Learning Docker - Part 4 - Creating a LEMP stack using docker

In this tutorial, I am demonstrating how easy it is to create a stack (a development/production environment) of your own using docker-compose. I am going to create a LEMP stack (Linux - nginx - MariaDB - PHP 5.6). I’m not eager to write my own image yet because, well, there are already images available for nginx, MariaDB, and PHP 5.6. What I want is to link them together to create my own service.

  1. Go to docker hub and search for nginx, mariadb, and php, and choose the images that I want to use to compose my stack
    • nginx:1.11.8-alpine
    • mariadb:5.5
    • php:5.6-fpm-alpine

    The reason I choose alpine image over other images is that alpine images are usually much smaller.

  2. Create a project folder for the LEMP stack

     mkdir LEMP
     cd LEMP
  3. Create a www folder to contain PHP source code, and make a phpinfo() test script

     mkdir www
     echo "<?php phpinfo(); ?>" > ./www/index.php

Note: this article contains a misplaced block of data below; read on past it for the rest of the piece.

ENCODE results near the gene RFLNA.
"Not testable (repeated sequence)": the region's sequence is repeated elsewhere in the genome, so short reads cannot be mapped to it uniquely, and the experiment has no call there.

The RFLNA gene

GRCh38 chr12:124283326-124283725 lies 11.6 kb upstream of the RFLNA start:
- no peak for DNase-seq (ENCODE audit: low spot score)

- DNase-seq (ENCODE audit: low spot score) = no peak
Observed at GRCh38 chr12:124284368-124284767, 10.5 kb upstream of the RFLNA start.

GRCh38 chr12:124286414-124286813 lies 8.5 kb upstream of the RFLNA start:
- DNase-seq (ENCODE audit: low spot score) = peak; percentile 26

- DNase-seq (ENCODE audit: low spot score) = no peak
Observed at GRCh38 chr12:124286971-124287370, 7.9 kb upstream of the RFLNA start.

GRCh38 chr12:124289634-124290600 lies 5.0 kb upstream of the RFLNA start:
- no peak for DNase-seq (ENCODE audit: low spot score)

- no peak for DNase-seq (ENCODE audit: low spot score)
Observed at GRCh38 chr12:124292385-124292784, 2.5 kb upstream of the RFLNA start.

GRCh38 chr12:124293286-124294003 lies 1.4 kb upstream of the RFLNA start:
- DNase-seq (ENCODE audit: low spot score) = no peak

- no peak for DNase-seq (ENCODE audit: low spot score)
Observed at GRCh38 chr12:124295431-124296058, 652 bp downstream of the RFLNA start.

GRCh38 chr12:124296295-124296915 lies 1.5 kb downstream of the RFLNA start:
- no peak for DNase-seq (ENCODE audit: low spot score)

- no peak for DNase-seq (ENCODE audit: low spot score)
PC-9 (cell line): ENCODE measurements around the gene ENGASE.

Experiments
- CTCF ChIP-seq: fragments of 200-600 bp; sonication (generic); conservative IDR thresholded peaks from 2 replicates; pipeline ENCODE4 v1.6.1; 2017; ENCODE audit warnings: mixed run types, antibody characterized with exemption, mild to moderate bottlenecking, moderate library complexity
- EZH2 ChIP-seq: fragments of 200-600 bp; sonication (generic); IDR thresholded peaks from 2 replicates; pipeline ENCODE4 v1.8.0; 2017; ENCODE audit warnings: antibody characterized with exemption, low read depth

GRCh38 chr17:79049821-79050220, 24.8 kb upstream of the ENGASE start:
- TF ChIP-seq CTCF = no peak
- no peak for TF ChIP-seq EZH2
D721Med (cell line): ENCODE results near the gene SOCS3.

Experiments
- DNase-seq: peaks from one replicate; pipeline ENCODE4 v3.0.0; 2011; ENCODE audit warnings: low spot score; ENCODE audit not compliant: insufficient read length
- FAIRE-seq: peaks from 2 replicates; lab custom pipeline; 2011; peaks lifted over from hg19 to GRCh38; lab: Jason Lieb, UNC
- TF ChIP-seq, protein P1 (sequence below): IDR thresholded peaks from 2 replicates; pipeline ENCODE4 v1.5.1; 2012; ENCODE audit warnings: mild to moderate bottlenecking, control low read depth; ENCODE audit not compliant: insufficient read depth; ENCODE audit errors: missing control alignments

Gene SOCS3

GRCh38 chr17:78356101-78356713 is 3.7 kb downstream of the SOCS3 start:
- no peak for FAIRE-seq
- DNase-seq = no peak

4. Create a folder for containing log files

     mkdir logs
  5. Create a ./nginx/site.conf file containing the server’s configuration

     server {
         listen 80;
         root /www;
         index index.html index.htm index.php;
         location / {
             try_files $uri $uri/ /index.php?$args;
         location ~ \.php$ {
             try_files $uri =404;
             include fastcgi_params;
             fastcgi_pass phpfpm:9000;
             fastcgi_index index.php;
             fastcgi_param SCRIPT_FILENAME $document_root$fastcgi_script_name;

    This is pretty much a standard configuration for an nginx-phpfpm site. Except this line:

     fastcgi_pass phpfpm:9000;

    We are going to link the nginx container with the phpfpm container, thus phpfpm will be available in the nginx container’s hosts

  6. Create a docker-compose.yml file with the following content